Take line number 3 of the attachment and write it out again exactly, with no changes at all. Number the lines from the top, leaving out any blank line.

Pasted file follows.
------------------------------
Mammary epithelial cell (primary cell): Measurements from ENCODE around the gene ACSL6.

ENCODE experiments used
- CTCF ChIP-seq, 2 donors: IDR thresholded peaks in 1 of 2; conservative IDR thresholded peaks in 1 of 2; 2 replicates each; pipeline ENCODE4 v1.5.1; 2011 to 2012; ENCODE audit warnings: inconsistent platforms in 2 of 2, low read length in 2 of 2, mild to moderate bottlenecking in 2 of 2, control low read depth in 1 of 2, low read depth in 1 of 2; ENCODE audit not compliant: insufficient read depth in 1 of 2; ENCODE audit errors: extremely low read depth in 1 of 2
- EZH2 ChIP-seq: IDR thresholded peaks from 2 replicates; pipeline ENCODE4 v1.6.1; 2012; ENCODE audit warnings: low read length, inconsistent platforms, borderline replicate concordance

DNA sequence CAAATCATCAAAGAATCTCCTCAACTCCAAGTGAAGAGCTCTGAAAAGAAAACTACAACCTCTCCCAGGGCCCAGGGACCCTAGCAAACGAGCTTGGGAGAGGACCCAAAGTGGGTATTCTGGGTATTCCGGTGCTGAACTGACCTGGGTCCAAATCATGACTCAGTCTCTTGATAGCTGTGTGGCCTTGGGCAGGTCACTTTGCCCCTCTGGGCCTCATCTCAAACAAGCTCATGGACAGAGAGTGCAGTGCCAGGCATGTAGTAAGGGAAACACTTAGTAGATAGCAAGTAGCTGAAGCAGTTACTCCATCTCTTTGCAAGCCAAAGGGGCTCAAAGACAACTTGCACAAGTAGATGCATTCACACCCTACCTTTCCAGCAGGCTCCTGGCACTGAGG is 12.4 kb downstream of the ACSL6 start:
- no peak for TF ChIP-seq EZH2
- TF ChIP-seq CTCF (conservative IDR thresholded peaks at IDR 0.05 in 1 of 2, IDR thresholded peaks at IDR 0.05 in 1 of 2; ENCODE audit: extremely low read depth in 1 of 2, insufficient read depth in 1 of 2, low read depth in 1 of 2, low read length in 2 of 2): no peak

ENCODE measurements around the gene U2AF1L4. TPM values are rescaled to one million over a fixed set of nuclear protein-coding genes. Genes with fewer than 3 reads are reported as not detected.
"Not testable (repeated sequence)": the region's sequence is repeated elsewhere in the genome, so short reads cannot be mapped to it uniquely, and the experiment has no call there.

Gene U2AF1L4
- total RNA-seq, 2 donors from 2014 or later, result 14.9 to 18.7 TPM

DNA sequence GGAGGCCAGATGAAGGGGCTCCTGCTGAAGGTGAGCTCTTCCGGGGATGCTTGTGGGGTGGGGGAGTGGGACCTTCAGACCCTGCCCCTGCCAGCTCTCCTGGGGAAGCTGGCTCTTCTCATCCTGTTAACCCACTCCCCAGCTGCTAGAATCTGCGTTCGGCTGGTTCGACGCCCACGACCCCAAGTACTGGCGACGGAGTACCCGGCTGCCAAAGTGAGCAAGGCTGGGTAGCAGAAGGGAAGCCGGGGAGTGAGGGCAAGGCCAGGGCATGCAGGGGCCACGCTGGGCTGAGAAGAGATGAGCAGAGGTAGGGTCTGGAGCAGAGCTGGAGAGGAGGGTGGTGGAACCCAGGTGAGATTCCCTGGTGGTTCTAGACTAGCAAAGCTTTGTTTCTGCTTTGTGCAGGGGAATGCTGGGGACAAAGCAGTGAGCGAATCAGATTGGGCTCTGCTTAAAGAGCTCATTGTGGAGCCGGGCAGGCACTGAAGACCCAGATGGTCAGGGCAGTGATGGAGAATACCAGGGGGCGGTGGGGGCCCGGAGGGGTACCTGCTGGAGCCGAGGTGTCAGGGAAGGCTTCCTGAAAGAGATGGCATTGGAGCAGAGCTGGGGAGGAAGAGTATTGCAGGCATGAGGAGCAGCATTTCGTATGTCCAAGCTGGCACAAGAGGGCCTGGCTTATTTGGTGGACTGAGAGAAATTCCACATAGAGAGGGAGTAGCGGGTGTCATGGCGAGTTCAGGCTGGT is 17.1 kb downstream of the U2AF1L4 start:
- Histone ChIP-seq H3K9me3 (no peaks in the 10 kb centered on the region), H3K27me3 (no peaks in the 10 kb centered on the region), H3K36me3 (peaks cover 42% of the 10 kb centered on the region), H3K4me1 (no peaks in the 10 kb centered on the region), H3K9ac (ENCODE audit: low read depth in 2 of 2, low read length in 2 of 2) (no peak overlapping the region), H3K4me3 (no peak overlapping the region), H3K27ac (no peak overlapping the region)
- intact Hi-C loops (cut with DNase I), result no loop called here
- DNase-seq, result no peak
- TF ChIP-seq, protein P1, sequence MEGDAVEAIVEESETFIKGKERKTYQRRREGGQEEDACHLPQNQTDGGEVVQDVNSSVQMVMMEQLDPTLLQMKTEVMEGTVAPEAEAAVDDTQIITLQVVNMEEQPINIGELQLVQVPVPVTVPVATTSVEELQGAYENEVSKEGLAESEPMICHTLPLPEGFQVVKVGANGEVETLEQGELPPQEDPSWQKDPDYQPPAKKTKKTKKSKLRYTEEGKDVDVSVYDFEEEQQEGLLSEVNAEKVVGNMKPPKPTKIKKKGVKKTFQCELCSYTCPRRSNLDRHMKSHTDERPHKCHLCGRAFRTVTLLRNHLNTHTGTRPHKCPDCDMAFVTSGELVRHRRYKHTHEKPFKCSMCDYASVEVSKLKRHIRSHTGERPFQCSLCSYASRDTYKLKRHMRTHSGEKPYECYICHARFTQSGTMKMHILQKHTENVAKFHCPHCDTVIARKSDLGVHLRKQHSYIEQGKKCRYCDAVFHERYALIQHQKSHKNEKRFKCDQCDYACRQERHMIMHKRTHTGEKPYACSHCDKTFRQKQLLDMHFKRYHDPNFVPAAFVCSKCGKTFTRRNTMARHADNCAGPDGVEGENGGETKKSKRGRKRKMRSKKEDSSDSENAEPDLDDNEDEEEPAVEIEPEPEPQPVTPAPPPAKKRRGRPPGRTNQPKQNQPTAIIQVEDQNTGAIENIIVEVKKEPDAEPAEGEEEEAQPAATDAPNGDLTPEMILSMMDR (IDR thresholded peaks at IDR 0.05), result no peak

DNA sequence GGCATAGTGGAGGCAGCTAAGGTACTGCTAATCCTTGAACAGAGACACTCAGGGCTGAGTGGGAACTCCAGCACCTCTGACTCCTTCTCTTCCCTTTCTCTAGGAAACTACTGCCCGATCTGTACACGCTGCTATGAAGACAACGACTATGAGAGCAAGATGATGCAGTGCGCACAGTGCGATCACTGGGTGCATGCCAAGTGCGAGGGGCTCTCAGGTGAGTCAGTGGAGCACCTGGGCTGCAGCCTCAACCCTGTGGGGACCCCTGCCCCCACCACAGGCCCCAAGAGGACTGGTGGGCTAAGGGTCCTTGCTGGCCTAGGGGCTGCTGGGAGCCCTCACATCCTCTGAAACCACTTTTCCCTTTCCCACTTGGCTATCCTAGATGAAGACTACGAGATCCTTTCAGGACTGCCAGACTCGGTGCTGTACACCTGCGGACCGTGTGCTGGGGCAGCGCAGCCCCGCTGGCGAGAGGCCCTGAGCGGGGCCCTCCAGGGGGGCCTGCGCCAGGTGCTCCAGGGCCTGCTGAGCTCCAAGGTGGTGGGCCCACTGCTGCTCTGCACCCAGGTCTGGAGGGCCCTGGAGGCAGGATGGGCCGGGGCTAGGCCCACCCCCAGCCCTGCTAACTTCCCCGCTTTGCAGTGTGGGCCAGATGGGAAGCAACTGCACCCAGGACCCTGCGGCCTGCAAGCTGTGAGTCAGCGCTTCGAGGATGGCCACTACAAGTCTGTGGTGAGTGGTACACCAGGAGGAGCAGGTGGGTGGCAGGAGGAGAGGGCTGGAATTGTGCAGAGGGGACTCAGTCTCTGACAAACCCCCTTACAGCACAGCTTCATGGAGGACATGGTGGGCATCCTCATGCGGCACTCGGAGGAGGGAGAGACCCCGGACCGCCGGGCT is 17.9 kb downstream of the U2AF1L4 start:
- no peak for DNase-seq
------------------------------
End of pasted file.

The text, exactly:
- CTCF ChIP-seq, 2 donors: IDR thresholded peaks in 1 of 2; conservative IDR thresholded peaks in 1 of 2; 2 replicates each; pipeline ENCODE4 v1.5.1; 2011 to 2012; ENCODE audit warnings: inconsistent platforms in 2 of 2, low read length in 2 of 2, mild to moderate bottlenecking in 2 of 2, control low read depth in 1 of 2, low read depth in 1 of 2; ENCODE audit not compliant: insufficient read depth in 1 of 2; ENCODE audit errors: extremely low read depth in 1 of 2